One of the research projects brings together experts in stroke, cardiovascular biology, platelet biology, and peptide chemistry. Marc Halterman, M.D., Ph.D., with the URMC Center for Neurotherapeutics Discovery, Scott Cameron, M.D., Ph.D., and Craig Morrell, D.V.M., Ph.D., with the URMC Aab Cardiovascular Research Institute, and Bradley Nilsson, Ph.D., with the University of Rochester Department of Chemistry will focus on the role that platelets play in acute brain injury and inflammation during stroke.
Platelets serve an important role in protecting against blood loss and repairing injured blood vessels. However, during a stroke the inflammatory properties of platelets can interfere with the restoration of blood flow once the clot in the brain is removed, particularly in micro-vessels, which can lead to permanent damage of brain tissue.
The research team will build synthetic peptides that activate platelets to study the phenomenon – which is called no-reflow – in an effort to identify specific switches within platelets that can be turned off and limit the cells’ inflammatory functions without blocking their ability to prevent bleeding.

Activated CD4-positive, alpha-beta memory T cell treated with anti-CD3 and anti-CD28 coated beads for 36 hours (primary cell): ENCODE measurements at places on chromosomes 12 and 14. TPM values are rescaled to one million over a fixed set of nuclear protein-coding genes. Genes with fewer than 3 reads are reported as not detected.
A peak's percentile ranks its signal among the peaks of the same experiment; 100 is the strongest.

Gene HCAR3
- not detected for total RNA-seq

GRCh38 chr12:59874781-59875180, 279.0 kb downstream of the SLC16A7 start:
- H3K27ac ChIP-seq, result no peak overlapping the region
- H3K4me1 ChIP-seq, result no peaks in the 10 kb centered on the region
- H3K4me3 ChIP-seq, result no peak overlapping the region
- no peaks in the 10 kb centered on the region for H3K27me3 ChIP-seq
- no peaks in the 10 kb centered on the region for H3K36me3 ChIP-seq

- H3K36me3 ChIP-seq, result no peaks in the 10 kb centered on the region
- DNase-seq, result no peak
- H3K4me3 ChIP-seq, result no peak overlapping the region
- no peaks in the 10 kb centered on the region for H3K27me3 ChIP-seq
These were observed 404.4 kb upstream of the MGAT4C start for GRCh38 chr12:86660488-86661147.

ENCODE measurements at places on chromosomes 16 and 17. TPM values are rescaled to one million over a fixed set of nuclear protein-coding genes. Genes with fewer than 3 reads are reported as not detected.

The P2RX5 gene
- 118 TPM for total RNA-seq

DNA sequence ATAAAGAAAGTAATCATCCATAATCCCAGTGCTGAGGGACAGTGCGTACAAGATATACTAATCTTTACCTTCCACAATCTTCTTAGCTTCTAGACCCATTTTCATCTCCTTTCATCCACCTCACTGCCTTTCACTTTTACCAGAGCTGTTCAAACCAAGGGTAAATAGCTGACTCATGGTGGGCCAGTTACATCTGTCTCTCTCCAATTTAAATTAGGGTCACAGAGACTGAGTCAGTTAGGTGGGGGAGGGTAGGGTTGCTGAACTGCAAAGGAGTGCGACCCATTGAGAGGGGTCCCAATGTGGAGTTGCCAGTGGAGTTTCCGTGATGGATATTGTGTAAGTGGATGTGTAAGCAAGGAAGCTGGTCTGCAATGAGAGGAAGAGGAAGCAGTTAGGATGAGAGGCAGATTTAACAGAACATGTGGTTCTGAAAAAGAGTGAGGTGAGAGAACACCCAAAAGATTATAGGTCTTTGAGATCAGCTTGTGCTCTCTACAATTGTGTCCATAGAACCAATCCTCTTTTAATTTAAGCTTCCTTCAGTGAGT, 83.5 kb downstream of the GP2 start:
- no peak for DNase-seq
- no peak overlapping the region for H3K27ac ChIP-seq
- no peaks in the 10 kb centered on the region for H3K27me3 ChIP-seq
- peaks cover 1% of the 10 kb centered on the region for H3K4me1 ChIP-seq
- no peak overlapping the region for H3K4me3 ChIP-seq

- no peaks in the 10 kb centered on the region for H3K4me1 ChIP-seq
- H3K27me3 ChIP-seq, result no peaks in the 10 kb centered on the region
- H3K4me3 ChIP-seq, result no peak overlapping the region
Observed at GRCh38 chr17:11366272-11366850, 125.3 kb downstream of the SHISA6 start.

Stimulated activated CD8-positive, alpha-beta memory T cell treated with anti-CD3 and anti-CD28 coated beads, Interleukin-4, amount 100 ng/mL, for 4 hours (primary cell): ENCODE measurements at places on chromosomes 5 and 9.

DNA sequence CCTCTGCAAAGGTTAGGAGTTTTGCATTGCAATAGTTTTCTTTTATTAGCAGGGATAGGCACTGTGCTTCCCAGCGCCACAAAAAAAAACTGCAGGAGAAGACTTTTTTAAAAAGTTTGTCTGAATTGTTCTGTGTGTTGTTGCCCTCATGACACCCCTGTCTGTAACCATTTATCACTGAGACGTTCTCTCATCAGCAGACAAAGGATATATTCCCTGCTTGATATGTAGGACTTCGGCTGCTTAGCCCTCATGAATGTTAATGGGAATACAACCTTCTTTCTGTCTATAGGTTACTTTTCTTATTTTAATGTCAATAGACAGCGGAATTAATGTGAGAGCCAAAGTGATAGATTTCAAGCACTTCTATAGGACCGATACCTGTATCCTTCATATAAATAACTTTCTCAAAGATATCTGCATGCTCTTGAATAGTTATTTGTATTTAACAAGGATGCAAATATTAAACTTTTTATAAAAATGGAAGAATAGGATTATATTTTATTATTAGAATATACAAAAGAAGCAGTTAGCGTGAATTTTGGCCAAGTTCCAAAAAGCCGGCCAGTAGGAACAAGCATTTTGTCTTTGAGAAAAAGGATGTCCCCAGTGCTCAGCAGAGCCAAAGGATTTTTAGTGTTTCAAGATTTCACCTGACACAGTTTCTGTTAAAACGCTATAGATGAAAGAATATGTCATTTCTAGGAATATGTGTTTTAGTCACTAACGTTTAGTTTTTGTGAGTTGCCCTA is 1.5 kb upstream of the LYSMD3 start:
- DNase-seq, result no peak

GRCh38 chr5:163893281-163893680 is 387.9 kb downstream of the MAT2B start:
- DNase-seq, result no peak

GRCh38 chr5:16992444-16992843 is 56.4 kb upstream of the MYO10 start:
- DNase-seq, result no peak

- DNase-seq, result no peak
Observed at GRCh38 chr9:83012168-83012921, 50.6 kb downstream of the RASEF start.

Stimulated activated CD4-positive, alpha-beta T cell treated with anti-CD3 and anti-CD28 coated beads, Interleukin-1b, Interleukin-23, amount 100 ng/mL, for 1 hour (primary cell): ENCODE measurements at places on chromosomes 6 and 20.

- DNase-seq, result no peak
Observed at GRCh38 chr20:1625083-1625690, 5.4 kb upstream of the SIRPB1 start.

Two AHA pre-doctoral fellowship awards Kathleen Gates and Jonathan Bartko in Halterman’s lab will support research that examines the link between an immune system response triggered by stroke in the lungs that can exacerbate damage in the brain and investigate the cellular mechanisms that determine whether or not brain cells die following stroke.
A final AHA award to the Halterman lab will seek to identify new drug targets by focusing on specific proteins activated during stroke that are suspected to play an important role in determining the survival of neurons.